A blogpost for reading week

I hope you’re all enjoying reading week. I spoke recently to a colleague at another university (which shall remain nameless) – she told me they’d abolished reading week, which seemed like cruel treatment, of both staff and students!

Once you’re back you’ll want to be joining these exciting events:

On Friday 1 March, 6-8pm, the Centre for Museum Cultures welcomes Professor Wendy Shaw Professor of the Art History of Islamic cultures at the Free University Berlin to give a talk entitled ‘Museums and Islamic Art: Whose Culture? Whose Colony?’, Gordon Sq room B04. This talk examines how Islamic art history emerges from methodological art historical layers, and becomes globalised in the modern era, both as a representation of Islam and as a representation of power, ultimately to ask how our rich collections might also speak otherwise. Further details and a booking link here.

And also on 1 March, during the day, the ASSC presents a fascinating symposium ‘Conquest and Construction: Architecture and Landscapes in the Medieval Mediterranean’. Much recent scholarship on the medieval Mediterranean focuses on shifting borders and cultural identities. Conquest is one of the causes of such shifts. This one-day symposium will examine how the consequences of conquests were manifested in conquered cities and landscapes, asking how conquerors responded to their new environments and how conquered communities were built and re-built. Featuring a keynote talk by Leonie Hicks (Canterbury Christ Church University): ‘Landscapes of Conquest: Southern Italian Norman Chronicles and Other Animals’. More here.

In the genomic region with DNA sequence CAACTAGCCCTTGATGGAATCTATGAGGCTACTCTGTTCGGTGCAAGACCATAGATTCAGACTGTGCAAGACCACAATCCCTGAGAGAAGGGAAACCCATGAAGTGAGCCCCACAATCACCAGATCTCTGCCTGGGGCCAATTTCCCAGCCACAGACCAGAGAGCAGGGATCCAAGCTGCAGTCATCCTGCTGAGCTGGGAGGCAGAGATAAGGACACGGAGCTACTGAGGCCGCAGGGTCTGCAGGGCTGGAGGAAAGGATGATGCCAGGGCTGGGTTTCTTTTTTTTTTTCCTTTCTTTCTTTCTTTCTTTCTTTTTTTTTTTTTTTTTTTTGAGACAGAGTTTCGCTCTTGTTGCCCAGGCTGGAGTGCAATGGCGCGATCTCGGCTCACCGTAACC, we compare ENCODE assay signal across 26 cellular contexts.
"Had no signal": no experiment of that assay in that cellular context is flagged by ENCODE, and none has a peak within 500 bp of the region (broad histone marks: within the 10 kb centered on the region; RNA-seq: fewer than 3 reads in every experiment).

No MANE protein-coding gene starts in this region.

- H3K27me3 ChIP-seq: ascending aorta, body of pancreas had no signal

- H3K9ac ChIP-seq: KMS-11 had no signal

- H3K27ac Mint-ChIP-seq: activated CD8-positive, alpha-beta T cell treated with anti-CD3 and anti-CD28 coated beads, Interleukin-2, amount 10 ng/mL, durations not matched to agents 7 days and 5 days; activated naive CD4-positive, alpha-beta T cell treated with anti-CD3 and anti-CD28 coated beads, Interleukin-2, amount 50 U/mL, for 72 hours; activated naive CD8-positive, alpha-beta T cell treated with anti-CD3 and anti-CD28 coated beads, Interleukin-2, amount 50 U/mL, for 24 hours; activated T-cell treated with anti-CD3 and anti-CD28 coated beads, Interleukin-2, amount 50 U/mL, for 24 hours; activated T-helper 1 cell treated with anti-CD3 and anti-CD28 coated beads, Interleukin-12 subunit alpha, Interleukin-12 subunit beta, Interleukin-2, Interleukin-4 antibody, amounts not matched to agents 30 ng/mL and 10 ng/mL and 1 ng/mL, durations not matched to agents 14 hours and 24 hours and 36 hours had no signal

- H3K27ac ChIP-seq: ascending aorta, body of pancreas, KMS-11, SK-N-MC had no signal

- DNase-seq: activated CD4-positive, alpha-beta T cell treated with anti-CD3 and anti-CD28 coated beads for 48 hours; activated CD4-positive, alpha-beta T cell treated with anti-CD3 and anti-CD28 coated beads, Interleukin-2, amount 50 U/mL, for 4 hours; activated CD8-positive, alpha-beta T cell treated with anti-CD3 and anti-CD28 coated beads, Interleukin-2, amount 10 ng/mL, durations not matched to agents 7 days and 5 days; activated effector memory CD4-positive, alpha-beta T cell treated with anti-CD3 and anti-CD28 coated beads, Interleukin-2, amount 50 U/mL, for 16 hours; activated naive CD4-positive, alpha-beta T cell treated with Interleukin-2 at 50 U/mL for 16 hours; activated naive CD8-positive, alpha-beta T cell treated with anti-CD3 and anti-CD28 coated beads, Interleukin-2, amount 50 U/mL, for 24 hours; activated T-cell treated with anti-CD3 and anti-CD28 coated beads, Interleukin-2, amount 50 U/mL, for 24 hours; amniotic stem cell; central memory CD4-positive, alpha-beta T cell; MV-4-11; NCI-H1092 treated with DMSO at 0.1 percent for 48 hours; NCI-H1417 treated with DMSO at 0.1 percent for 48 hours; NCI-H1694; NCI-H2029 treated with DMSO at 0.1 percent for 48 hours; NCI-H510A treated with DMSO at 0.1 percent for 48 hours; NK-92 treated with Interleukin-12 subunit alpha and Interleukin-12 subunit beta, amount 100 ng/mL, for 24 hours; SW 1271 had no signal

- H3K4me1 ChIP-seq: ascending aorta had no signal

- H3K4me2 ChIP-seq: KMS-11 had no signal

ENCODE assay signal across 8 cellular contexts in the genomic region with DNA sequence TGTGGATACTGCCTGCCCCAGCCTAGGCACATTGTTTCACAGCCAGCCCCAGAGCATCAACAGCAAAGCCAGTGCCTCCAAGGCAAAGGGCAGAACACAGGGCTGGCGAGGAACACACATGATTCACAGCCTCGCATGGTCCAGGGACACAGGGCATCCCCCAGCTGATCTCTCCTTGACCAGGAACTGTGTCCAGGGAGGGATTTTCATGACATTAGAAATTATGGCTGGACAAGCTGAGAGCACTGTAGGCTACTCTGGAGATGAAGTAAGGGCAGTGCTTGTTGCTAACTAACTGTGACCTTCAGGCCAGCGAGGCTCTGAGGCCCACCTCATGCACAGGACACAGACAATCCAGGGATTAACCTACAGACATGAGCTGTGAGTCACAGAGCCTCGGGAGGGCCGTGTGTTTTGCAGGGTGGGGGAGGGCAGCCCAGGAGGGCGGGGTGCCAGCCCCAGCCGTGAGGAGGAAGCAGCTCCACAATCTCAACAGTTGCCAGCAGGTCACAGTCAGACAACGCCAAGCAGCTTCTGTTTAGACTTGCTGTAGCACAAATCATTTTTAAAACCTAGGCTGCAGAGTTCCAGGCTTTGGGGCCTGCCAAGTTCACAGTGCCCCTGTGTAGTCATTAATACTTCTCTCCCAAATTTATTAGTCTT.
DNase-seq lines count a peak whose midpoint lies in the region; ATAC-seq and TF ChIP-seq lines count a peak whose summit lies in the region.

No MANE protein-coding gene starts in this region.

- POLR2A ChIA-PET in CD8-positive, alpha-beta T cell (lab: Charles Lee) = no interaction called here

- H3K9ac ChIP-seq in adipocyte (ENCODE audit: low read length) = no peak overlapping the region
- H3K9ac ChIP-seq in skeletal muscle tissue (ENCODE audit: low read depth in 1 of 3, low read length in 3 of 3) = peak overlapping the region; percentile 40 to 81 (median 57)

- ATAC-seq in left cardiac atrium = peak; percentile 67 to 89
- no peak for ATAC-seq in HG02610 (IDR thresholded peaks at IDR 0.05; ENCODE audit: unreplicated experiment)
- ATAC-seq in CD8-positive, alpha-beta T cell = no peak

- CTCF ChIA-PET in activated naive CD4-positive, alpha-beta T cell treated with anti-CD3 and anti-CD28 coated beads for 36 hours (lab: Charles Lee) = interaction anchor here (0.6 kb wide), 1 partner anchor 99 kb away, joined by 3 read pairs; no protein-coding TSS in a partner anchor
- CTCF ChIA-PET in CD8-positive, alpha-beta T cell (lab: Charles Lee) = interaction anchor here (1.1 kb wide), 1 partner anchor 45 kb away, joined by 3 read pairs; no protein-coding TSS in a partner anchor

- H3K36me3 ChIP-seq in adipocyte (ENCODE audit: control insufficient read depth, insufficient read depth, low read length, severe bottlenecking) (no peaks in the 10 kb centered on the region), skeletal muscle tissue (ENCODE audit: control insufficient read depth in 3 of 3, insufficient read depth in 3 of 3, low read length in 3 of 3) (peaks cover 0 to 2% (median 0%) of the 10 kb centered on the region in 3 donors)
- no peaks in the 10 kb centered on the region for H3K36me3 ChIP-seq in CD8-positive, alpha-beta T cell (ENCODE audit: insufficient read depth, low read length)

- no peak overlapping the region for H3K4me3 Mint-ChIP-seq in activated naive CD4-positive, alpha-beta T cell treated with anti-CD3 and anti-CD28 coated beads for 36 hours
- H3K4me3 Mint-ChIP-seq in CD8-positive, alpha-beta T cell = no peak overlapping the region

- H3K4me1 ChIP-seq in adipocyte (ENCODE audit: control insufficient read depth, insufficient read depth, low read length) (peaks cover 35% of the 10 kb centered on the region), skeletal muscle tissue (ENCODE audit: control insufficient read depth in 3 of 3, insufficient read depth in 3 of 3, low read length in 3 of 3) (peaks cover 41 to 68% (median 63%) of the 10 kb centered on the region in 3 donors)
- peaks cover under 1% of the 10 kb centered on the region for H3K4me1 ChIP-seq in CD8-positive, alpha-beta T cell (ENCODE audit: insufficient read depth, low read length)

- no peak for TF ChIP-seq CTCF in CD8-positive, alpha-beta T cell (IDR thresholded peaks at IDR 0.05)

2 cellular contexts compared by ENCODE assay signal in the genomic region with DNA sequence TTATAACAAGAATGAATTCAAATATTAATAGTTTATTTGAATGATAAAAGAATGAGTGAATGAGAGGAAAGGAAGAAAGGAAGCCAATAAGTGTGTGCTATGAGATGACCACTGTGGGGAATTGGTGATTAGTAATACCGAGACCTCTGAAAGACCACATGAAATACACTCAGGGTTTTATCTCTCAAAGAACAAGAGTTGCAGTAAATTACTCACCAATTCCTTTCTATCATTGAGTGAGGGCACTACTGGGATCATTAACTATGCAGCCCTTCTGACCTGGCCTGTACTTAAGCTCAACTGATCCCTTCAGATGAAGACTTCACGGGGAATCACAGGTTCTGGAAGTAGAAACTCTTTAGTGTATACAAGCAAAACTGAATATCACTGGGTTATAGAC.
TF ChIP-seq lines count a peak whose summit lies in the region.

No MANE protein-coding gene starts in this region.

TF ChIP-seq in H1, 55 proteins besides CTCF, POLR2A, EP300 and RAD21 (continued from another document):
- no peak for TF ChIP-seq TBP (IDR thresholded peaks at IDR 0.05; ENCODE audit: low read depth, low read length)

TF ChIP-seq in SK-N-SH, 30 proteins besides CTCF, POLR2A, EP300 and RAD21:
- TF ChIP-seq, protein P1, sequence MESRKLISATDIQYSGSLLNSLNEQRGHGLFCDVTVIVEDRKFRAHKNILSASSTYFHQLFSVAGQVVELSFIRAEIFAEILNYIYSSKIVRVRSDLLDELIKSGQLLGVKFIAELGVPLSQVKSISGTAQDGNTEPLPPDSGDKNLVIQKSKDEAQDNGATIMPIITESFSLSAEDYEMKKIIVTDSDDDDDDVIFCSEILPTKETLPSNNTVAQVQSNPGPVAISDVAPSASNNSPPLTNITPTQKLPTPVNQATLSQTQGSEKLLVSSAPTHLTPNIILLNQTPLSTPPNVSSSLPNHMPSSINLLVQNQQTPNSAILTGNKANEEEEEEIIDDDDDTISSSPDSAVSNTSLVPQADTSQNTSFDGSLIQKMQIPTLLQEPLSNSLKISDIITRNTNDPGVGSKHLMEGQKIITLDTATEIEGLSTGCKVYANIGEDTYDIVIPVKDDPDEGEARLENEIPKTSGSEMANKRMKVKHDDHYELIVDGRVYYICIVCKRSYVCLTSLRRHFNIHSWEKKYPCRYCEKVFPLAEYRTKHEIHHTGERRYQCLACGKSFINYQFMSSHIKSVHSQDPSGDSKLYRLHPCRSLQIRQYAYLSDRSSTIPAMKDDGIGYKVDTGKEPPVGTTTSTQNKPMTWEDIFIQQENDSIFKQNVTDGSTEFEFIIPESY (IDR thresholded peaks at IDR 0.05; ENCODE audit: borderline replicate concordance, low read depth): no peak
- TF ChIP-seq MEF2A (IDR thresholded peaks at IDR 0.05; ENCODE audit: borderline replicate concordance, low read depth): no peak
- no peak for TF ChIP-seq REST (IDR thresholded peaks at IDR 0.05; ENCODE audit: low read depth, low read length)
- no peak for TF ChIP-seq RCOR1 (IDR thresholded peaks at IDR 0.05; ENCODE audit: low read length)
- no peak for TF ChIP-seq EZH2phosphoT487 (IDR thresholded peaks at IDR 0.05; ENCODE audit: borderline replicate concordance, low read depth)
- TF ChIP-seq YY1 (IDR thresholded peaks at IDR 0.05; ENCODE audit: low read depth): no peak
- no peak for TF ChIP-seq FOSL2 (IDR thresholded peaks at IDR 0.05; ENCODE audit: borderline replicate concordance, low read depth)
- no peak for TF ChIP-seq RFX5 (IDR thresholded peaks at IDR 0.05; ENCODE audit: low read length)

Please mark  8 March 6pm in your diary, when the ASSC will welcome its latest ‘Thinker in Architecture’, Caroline van Eck (University of Cambridge), who’ll be speaking on ‘Changing Objectscapes, Mediterranean Connectivity and the Emergence of the Empire Style in Rome and Paris.’ More here.

Our current and past students are as busy, creative and productive as ever:

Jo Cottrell is a PhD student in the department working on women and Vorticism. She did her BA and MA in the History of Art at Birkbeck, and has worked for 25 years as an arts consultant in London. She also regularly shares her passion for art as a volunteer guide for Tate.  Jo reports on a very exciting commission she’s received:

‘I’ve been commissioned to write an essay for the catalogue for a forthcoming exhibition at the Barbican, details here: https://www.barbican.org.uk/whats-on/2019/event/into-the-night-cabarets-clubs-in-modern-art  ‘Into the Night’ will explore the social and artistic role of twentieth-century cabarets, cafes and clubs, proposing an alternative history of artistic production by highlighting how specific sites offered platforms for experimentation and the exchange of ideas between artists, architects, designers, writers, dancers and musicians. My essay will focus on the Cabaret Theatre Club/Cave of the Golden Calf, which I focused on for my MA dissertation, but am also revisiting as part of a chapter of my PhD.’

Helen Saunders, Cabaret, c.1913. Courtauld Institute of Art

Zoe Hollingworth, a recent MA History of Art graduate, tells us about her new job at the V&A and how her work placement on the MA put her in pole position to get it:

‘One of my motivations for applying for the History of Art MA at Birkbeck was to take advantage of the work placement. Despite being in full time employment, I had a very understanding manager and for two days a week I worked in the archive of the Bishopsgate Institute. While there I catalogued photographs, pamphlets, journals, and other social history ephemera, learning a bit about the various roles within an archive and gaining an insight into the incredible team at the Bishopsgate.